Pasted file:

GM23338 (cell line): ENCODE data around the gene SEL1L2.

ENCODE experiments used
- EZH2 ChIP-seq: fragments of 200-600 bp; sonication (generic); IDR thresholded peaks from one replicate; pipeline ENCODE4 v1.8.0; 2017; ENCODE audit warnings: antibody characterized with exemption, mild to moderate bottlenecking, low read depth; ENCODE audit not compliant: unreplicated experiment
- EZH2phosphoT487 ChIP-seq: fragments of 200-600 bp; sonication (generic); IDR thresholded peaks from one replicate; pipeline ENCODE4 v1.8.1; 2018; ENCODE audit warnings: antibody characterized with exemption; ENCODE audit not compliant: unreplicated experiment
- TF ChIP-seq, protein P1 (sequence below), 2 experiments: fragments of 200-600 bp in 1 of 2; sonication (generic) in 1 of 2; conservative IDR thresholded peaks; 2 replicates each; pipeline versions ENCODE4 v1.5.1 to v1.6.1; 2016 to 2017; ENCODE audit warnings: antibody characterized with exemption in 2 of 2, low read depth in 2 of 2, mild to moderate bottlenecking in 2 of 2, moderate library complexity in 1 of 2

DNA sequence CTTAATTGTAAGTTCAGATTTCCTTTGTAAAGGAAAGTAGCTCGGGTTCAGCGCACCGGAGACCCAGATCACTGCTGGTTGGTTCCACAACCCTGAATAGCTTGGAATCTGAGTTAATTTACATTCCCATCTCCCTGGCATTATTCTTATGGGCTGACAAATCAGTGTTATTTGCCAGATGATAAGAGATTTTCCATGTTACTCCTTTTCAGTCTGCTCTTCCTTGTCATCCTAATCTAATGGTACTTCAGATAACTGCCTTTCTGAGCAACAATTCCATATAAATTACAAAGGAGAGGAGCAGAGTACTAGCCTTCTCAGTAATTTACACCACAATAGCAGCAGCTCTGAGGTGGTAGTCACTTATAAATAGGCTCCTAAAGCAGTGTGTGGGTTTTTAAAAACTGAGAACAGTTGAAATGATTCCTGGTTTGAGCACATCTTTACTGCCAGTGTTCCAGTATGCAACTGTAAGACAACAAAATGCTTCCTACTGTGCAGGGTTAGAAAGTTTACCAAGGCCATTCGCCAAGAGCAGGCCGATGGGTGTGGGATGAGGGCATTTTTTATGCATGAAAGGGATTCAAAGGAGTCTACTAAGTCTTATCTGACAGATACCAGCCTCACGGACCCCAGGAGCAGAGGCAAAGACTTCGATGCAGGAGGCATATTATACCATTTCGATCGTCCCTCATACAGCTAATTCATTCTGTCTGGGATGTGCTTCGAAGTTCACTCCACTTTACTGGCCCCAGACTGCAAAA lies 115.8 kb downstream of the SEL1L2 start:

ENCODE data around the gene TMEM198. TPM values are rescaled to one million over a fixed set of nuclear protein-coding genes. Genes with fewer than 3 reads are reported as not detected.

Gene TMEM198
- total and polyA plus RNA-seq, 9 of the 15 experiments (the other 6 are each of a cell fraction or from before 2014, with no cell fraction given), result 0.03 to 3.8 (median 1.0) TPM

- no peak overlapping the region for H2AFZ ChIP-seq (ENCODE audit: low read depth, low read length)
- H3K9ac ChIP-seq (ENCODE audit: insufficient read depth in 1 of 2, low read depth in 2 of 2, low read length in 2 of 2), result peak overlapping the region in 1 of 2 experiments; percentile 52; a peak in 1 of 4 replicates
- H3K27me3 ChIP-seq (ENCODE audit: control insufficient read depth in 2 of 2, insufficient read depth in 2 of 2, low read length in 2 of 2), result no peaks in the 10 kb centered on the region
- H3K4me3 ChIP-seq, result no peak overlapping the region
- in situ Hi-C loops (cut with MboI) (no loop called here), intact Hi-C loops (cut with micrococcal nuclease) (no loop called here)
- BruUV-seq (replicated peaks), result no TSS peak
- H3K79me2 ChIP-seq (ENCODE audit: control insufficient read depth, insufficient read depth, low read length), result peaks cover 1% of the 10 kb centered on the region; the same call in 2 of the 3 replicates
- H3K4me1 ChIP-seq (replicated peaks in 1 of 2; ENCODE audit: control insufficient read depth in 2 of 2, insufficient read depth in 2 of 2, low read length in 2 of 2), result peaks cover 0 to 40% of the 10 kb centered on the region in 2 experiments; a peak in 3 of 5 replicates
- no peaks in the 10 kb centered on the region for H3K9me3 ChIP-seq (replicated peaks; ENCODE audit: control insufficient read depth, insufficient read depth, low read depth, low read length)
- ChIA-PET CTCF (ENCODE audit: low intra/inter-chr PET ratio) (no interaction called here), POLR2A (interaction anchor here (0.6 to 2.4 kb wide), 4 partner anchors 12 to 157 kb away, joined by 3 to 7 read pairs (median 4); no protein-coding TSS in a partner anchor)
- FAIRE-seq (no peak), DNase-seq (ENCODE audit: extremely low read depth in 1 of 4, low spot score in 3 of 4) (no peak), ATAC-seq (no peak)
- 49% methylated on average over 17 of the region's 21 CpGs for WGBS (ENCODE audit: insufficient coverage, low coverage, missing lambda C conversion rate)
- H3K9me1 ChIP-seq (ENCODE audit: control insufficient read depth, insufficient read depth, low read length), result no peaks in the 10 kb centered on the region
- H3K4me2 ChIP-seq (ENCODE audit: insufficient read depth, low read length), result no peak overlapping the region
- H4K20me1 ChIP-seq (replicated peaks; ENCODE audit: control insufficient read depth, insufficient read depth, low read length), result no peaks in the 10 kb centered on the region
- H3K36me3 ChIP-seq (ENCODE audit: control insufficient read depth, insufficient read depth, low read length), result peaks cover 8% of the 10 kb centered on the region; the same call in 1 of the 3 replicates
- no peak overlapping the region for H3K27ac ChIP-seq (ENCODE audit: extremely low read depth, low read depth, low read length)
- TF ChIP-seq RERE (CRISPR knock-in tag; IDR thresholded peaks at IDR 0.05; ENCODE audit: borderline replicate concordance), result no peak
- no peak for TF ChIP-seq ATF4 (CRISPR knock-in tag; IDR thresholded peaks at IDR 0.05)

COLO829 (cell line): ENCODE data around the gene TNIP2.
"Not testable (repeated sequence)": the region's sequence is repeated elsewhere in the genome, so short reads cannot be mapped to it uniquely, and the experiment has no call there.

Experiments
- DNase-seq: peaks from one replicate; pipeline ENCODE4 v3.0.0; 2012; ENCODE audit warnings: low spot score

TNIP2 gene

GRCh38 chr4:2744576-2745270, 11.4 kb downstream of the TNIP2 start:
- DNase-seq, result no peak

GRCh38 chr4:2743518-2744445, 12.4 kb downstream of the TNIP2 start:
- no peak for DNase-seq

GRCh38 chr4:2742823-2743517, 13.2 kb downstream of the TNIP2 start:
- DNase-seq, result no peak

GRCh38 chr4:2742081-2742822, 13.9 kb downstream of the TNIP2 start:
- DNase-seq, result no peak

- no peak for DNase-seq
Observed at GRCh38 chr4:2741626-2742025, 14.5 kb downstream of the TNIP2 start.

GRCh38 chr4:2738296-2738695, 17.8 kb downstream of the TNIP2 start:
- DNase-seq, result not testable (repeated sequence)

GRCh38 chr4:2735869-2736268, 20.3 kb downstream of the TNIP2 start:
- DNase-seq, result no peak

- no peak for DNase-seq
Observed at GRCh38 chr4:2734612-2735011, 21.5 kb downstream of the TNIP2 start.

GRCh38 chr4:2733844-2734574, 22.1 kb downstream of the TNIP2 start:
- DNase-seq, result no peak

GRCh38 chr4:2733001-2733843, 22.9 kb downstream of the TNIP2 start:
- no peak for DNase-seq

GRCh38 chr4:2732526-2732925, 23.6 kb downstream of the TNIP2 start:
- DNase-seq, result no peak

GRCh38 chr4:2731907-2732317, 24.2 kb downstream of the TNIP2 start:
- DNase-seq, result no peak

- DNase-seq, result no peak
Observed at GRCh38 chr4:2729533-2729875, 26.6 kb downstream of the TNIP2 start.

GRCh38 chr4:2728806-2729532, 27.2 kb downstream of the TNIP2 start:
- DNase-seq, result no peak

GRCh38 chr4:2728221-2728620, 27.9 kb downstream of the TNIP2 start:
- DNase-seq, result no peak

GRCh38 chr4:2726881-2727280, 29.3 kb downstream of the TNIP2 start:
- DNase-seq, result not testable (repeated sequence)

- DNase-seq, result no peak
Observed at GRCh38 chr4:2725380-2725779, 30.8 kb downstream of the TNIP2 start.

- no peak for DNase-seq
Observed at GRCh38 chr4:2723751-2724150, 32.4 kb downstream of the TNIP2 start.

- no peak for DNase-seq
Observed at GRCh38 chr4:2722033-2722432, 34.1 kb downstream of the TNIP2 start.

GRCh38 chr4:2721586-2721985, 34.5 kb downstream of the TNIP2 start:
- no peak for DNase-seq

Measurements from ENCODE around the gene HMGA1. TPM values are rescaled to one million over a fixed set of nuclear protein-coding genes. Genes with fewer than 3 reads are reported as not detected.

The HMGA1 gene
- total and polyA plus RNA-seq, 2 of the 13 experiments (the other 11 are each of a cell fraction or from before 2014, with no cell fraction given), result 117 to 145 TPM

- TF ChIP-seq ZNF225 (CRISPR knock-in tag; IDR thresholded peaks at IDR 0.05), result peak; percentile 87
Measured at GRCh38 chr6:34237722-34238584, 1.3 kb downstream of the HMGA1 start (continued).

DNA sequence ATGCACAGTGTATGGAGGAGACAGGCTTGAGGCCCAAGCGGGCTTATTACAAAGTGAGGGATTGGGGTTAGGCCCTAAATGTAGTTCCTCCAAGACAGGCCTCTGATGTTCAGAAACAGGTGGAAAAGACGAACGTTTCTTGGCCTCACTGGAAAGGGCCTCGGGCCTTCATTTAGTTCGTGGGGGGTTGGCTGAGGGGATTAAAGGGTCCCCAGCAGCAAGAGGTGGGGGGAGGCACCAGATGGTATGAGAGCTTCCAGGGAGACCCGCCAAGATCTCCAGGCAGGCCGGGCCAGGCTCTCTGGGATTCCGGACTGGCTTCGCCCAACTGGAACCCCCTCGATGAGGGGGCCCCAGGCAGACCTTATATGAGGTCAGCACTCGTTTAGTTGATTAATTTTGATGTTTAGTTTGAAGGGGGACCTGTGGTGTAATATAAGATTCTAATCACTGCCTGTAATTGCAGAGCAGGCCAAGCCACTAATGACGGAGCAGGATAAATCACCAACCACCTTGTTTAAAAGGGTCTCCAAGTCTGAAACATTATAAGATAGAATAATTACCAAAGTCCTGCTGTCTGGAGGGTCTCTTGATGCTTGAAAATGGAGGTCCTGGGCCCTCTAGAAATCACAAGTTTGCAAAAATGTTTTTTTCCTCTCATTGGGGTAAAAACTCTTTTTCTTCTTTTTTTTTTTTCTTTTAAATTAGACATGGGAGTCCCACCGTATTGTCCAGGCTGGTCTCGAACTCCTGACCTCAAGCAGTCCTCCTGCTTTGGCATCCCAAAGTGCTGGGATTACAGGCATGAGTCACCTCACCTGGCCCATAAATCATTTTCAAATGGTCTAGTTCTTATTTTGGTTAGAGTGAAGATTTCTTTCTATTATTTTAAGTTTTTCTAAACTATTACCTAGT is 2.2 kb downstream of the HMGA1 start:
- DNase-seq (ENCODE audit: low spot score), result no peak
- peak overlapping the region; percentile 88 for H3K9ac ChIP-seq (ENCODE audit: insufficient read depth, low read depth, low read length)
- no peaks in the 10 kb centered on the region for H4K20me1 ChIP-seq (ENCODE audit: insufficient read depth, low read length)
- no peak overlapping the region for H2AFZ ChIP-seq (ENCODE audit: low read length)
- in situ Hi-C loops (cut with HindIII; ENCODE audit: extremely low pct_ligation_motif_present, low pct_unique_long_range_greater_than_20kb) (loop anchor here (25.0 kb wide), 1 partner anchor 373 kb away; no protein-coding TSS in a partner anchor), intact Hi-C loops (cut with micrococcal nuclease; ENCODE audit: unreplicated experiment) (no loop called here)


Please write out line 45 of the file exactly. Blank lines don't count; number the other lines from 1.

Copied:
- DNase-seq, result not testable (repeated sequence)